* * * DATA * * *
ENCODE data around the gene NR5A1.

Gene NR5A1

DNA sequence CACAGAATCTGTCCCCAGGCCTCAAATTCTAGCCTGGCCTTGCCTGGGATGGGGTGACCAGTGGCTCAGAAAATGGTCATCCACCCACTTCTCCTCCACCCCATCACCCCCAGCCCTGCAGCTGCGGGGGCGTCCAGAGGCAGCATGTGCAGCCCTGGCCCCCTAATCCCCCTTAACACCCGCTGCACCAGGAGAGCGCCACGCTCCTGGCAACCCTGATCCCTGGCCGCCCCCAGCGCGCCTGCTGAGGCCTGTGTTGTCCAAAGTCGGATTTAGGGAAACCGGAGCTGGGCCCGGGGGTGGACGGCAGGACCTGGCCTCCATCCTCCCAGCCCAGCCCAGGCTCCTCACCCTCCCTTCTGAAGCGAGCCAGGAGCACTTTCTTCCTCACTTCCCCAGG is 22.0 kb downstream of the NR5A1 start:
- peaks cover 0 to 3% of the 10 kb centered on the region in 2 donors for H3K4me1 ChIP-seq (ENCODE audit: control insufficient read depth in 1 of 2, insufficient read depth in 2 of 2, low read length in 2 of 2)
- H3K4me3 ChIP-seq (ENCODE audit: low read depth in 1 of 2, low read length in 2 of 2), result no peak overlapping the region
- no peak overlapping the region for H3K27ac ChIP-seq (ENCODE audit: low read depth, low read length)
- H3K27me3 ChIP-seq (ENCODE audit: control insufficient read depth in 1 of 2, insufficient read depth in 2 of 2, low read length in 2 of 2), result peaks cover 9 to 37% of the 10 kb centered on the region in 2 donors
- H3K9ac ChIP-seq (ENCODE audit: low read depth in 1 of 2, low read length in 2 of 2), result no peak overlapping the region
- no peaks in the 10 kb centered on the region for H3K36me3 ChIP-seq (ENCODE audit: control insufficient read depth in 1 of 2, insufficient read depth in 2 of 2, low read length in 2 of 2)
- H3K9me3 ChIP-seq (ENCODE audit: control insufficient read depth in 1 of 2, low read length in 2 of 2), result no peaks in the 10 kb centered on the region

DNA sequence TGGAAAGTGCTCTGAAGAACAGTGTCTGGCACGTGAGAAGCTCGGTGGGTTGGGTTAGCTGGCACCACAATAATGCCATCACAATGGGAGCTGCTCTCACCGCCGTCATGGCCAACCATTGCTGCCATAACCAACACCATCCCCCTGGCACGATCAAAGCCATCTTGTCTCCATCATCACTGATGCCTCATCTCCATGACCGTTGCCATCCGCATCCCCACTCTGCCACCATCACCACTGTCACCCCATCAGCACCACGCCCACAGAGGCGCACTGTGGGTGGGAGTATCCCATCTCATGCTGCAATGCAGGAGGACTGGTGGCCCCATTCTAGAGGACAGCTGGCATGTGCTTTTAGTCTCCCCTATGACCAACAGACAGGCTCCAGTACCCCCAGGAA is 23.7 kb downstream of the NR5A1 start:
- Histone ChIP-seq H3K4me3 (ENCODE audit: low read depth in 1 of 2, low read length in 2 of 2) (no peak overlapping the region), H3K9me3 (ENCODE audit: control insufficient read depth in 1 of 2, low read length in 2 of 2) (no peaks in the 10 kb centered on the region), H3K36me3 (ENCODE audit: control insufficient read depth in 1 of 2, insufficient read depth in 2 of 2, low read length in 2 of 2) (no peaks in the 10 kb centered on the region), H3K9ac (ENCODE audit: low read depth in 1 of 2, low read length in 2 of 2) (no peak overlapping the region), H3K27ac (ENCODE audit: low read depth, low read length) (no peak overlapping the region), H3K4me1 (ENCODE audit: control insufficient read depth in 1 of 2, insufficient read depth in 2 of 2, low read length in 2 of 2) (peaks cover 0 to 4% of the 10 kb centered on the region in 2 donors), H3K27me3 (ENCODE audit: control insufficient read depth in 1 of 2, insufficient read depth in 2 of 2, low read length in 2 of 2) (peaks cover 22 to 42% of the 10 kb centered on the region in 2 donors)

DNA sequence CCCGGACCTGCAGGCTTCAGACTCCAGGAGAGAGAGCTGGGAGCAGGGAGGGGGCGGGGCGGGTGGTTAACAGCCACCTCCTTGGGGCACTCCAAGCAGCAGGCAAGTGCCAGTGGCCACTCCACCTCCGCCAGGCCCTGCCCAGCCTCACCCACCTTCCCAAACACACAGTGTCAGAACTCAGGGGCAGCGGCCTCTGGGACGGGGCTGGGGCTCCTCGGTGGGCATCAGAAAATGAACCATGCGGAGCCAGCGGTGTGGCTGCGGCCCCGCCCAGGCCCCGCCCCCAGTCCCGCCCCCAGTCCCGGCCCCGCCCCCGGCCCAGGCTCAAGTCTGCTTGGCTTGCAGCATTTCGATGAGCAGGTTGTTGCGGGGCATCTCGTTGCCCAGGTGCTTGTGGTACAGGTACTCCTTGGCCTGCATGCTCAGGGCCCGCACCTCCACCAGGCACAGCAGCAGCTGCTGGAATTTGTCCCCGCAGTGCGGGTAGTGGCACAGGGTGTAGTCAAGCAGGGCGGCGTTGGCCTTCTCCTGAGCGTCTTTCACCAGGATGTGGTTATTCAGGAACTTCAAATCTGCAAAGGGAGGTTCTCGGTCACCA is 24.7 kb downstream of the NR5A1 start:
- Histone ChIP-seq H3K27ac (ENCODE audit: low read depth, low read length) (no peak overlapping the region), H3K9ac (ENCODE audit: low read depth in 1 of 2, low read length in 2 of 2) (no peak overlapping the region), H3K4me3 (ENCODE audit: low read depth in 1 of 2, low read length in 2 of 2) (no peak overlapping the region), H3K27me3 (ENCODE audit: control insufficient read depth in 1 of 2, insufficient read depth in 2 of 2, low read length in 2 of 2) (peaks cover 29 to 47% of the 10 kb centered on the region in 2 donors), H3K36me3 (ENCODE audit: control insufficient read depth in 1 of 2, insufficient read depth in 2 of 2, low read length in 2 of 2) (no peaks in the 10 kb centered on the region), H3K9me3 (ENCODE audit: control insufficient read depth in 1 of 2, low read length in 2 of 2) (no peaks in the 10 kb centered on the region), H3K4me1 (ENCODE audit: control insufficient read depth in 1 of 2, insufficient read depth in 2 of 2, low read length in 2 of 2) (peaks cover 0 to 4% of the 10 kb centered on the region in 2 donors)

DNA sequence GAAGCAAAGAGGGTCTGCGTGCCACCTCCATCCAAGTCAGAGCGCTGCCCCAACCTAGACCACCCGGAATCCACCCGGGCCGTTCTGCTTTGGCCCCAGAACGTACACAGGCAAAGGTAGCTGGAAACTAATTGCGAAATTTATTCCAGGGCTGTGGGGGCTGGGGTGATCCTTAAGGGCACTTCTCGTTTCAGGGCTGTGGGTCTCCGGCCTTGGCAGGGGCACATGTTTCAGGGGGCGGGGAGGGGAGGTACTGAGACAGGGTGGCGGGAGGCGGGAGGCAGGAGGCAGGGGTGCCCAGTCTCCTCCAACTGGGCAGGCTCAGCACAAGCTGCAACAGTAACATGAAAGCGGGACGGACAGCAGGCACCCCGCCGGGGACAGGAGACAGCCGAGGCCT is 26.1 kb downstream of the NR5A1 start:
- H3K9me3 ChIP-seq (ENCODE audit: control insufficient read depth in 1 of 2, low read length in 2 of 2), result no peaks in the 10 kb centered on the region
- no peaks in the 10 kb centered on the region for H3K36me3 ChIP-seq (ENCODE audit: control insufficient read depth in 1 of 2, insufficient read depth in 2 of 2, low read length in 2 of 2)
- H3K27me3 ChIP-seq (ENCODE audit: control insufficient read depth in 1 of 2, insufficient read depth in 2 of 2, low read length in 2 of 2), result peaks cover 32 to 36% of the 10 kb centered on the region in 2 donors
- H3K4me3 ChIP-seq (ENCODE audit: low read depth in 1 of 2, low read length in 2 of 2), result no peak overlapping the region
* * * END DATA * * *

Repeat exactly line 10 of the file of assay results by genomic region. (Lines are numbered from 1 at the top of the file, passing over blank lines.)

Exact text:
- H3K9me3 ChIP-seq (ENCODE audit: control insufficient read depth in 1 of 2, low read length in 2 of 2), result no peaks in the 10 kb centered on the region